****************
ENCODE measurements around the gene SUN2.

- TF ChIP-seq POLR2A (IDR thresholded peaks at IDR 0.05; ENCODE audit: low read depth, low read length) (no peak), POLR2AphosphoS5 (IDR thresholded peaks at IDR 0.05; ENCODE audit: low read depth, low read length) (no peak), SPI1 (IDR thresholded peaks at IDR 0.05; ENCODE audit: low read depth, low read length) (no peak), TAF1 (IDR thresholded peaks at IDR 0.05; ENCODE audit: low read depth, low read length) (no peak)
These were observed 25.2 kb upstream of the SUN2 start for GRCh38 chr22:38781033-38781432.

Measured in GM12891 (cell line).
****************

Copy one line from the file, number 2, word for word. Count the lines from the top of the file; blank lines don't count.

- TF ChIP-seq POLR2A (IDR thresholded peaks at IDR 0.05; ENCODE audit: low read depth, low read length) (no peak), POLR2AphosphoS5 (IDR thresholded peaks at IDR 0.05; ENCODE audit: low read depth, low read length) (no peak), SPI1 (IDR thresholded peaks at IDR 0.05; ENCODE audit: low read depth, low read length) (no peak), TAF1 (IDR thresholded peaks at IDR 0.05; ENCODE audit: low read depth, low read length) (no peak)